Imagine a warehouse of more than one crore square feet in Central India – around five times the size of the largest football stadium in the world. It would have an eight lane highway that is connected to all four corners of the country on one side. It would have one of India’s largest railway container terminals for handling enormous goods trains on another side. It would have an all-cargo airport terminal operated by a partner on another side. And on the fourth side would be a cluster of manufacturers supplying the warehouse in real time based on big data analytics of national demand and inventory for their products.

This warehouse is not even on the radar today but can become a reality with the GST Bill. Passing the GST Bill – India’s reverse Brexit moment that will end state-by-state rules and create a national market for goods to be supplied from anywhere to anywhere – will create millions of formal jobs.

Currently, supply chains for e-commerce companies are not optimised but distorted by regulatory cholesterol that prevents us from offering customers the lowest cost or fastest delivery. We are unable to supply goods worth more than Rs 5,000 to UP because our customers have to go to a tax office and complete paperwork. We are unable to keep goods from our 90,000 suppliers in our warehouses across Karnataka due to double taxation. We often face confiscation of goods and cash in Kerala because of their approach to tax domicile, which conflicts with supplying states.

With GST, all of this will be history.

A seamless national supply chain that is agnostic to supply or demand destination is urgent, important and overdue for three reasons. First, it is India’s development trajectory to reduce poverty. Second, it will improve enterprise productivity. Finally, it is about empowering consumers and producers.

Let’s look at each of them in more detail.

We need to evolve very differently from China as we do not have the same global manufacturing and trade opportunity China had in 1978. Plus, democracy imposed some very desirable but real fixed costs on infrastructure building and growth. Harvard professor Ricardo Hausmann suggests that the best predictor of sustained prosperity is “economic complexity” and India’s economically complex economy is a great opening balance for building on domestic consumption growth to reduce poverty. Essentially, instead of the traditional formula of large manufacturing, exports and large enterprises, i think India’s destiny lies in services, domestic consumption and small and medium enterprises.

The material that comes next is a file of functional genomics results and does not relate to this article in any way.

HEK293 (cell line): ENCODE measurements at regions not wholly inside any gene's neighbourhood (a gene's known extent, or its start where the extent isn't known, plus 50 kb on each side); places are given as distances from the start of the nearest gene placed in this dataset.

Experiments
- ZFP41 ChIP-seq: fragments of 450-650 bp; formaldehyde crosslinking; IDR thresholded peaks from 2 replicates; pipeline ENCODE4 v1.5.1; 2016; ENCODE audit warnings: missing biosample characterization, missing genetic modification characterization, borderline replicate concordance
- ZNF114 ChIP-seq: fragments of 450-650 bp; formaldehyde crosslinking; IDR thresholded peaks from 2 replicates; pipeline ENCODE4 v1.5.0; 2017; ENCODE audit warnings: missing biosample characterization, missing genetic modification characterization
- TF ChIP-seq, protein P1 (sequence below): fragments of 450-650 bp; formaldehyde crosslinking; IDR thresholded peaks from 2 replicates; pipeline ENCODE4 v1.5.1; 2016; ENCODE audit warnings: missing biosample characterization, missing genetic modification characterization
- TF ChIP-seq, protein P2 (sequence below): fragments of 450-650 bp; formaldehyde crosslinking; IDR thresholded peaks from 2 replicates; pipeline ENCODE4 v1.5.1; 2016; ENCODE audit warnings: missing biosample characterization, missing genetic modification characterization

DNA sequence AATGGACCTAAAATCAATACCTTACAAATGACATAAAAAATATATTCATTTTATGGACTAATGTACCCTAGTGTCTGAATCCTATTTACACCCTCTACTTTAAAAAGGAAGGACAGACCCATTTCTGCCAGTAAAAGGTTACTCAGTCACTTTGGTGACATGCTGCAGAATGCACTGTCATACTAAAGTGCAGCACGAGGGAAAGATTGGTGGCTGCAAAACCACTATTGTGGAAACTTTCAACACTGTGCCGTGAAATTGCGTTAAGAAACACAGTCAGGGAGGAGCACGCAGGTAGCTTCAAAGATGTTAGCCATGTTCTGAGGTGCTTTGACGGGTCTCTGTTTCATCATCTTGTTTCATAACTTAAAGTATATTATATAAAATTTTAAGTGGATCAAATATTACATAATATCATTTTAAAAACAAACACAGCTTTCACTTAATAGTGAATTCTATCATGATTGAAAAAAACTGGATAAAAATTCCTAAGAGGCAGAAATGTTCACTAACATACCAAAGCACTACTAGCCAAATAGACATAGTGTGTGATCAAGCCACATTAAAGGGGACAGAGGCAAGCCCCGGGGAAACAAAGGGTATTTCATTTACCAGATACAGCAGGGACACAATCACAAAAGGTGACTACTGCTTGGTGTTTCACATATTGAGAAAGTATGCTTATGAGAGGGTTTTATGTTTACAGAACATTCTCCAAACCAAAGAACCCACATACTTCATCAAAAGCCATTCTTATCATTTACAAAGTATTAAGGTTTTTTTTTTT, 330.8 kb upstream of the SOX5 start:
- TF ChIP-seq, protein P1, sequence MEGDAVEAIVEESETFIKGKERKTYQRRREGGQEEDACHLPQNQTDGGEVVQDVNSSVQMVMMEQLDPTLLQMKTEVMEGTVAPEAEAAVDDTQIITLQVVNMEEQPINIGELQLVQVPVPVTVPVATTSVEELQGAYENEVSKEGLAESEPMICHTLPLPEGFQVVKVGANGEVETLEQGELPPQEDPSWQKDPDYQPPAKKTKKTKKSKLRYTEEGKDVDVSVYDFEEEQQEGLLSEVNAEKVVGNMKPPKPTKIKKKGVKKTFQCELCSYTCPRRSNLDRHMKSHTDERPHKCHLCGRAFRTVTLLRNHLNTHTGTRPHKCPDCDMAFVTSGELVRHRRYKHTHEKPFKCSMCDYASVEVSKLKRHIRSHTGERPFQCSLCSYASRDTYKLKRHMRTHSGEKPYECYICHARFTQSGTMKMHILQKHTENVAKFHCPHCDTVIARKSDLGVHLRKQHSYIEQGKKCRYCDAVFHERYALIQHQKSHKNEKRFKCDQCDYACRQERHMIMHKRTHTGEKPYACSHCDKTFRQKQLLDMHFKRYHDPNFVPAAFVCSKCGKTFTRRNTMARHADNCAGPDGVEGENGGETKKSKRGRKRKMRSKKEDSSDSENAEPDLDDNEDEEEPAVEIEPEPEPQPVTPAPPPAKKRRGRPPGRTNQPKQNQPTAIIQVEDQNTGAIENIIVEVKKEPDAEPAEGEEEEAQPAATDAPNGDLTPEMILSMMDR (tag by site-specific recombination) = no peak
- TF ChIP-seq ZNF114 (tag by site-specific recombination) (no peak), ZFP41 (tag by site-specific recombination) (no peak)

The second point of enterprise productivity is important because poverty can be eliminated by improving productivity. We are thinking hard about individual productivity like skills and education, but we must recognise that India’s problem is not jobs but wages. Our official unemployment rate of 4.2% is not fudged. Everybody who wants a job has one, just not at the wages they want. India’s enterprise stack is largely informal, unproductive and built on self-exploitation. Of our 63 million enterprises 12 million don’t have an office, 12 million work from home, only 8.5 million pay taxes, only 1.5 million pay social security, and most tragically, only 18,000 have a paid-up capital of more than Rs 10 crore.

Drying this swamp is key. The US economy is nine times our size but only has 22 million enterprises. Ninety per cent of India works informally (this is the same number as 1991 and means that 100% of net jobs in the last 20 years have been created in informal enterprises). Many factors go into enterprise productivity but the main one is market access: connecting with buyers.

The final point is about consumer and producer empowerment. The majority of India’s 600-million-strong transacting consumers do not have access to quality products at affordable rates. Similarly, lakhs of producers are denied market access. Because of geographical constraints and artificial restrictions placed by the current tax regime, quality products are expensive and affordable products suffer from poor quality.

Here technology can come to the rescue post-GST. The ‘India stack’ framework for transactions (paperless, presenceless and cashless) is being first applied magnificently to finance but has huge implications for production and consumption once GST is passed. An unintended consequence of implementing the India stack across supply chains will be big data analytics for government that will not only improve compliance but greatly expand formal economic activity and create a virtuous cycle for credit, employment and wage rises.

One of the most remarkable books about India is The Integration of Indian States by V P Menon. It describes wonderfully how the 562 maharajas that administered more than 40% of India’s land and 25% of our population in 1947 were brought into the Indian state by 1951 in a project led by Sardar Patel, which secured the political unity of India. Passing GST will have similar impact on our economic unity. It will be a gift to first-generation entrepreneurs who don’t have connections or money but just the courage of their hearts, the sweat of their brow and the strength of their back.

Coming soon after Brexit – the UK’s economically baffling decision to leave the European Union – passing GST would also signal to the world that India’s economic ambitions have new rocket fuel. India’s regulatory cholesterol has been hostile to small entrepreneurs. GST rights that wrong and makes a new appointment with India’s missed tryst with destiny. This is one that she must keep.